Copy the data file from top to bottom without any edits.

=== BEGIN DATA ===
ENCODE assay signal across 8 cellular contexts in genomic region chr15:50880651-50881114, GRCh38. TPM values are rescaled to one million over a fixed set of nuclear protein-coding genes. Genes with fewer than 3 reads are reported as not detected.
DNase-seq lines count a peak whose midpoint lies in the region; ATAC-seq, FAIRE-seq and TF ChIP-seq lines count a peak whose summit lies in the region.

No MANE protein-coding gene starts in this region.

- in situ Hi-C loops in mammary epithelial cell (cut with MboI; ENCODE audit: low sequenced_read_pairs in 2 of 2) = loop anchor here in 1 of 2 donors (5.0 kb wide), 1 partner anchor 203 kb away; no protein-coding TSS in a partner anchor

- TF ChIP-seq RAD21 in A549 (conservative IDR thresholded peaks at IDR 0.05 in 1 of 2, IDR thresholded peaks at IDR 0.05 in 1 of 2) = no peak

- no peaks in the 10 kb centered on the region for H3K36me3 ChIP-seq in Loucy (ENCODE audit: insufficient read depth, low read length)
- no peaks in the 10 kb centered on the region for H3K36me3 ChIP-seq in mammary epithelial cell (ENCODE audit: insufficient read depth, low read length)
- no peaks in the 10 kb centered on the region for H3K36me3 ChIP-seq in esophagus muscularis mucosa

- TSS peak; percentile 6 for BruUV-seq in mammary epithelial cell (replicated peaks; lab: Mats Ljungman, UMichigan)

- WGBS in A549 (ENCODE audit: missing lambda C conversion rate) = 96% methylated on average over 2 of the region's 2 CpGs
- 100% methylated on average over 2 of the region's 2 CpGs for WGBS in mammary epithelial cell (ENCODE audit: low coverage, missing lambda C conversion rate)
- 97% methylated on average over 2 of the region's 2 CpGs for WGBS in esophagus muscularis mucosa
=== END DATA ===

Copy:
ENCODE assay signal across 8 cellular contexts in genomic region chr15:50880651-50881114, GRCh38. TPM values are rescaled to one million over a fixed set of nuclear protein-coding genes. Genes with fewer than 3 reads are reported as not detected.
DNase-seq lines count a peak whose midpoint lies in the region; ATAC-seq, FAIRE-seq and TF ChIP-seq lines count a peak whose summit lies in the region.

No MANE protein-coding gene starts in this region.

- in situ Hi-C loops in mammary epithelial cell (cut with MboI; ENCODE audit: low sequenced_read_pairs in 2 of 2) = loop anchor here in 1 of 2 donors (5.0 kb wide), 1 partner anchor 203 kb away; no protein-coding TSS in a partner anchor

- TF ChIP-seq RAD21 in A549 (conservative IDR thresholded peaks at IDR 0.05 in 1 of 2, IDR thresholded peaks at IDR 0.05 in 1 of 2) = no peak

- no peaks in the 10 kb centered on the region for H3K36me3 ChIP-seq in Loucy (ENCODE audit: insufficient read depth, low read length)
- no peaks in the 10 kb centered on the region for H3K36me3 ChIP-seq in mammary epithelial cell (ENCODE audit: insufficient read depth, low read length)
- no peaks in the 10 kb centered on the region for H3K36me3 ChIP-seq in esophagus muscularis mucosa

- TSS peak; percentile 6 for BruUV-seq in mammary epithelial cell (replicated peaks; lab: Mats Ljungman, UMichigan)

- WGBS in A549 (ENCODE audit: missing lambda C conversion rate) = 96% methylated on average over 2 of the region's 2 CpGs
- 100% methylated on average over 2 of the region's 2 CpGs for WGBS in mammary epithelial cell (ENCODE audit: low coverage, missing lambda C conversion rate)
- 97% methylated on average over 2 of the region's 2 CpGs for WGBS in esophagus muscularis mucosa